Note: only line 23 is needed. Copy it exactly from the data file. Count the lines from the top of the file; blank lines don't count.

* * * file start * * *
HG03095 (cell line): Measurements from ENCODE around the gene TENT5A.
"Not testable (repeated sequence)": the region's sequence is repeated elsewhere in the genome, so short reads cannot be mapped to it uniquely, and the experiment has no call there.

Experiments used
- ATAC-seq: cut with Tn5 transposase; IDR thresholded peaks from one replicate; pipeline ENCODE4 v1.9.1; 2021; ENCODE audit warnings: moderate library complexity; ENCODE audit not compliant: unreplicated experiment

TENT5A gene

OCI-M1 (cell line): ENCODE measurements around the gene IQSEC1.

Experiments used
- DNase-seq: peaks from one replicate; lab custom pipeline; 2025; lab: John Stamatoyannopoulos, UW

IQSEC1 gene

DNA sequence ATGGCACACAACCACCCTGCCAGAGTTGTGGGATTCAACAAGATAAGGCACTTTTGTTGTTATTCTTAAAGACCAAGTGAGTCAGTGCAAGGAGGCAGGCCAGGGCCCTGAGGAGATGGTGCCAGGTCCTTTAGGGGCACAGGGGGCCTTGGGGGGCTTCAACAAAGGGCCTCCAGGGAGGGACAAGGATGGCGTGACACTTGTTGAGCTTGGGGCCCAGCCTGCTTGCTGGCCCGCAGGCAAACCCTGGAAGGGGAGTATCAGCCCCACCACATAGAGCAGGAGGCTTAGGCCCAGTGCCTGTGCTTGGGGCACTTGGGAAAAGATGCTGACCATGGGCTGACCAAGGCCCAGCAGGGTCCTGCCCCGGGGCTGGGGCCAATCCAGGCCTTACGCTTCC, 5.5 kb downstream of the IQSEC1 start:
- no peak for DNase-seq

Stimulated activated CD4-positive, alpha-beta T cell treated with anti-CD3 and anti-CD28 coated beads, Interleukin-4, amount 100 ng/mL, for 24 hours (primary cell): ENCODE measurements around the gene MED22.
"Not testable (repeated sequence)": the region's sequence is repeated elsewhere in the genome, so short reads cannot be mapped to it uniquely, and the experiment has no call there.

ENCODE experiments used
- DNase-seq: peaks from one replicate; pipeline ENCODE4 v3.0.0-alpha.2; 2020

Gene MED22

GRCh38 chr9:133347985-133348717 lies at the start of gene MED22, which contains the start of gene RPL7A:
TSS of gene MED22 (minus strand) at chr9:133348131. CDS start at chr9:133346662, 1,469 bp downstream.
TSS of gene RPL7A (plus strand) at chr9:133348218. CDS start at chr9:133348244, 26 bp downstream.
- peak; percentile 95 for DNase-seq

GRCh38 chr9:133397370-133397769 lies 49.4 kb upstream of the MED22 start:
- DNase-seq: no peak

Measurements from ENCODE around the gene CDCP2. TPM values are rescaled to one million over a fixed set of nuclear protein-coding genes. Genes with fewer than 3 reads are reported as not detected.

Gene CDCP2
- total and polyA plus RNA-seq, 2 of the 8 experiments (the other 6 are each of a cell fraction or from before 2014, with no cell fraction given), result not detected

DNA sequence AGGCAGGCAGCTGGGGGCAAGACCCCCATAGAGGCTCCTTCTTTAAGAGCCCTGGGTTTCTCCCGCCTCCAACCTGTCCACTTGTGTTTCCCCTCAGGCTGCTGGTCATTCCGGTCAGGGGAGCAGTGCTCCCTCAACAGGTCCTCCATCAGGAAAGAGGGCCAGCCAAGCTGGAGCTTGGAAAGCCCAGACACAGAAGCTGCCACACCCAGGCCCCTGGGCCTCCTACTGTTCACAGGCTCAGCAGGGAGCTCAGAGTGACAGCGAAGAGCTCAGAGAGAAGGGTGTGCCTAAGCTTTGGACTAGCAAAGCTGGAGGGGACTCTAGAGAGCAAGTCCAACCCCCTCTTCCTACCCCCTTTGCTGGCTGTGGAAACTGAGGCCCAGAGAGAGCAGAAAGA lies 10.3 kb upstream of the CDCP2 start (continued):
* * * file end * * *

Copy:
Measurements from ENCODE around the gene CDCP2. TPM values are rescaled to one million over a fixed set of nuclear protein-coding genes. Genes with fewer than 3 reads are reported as not detected.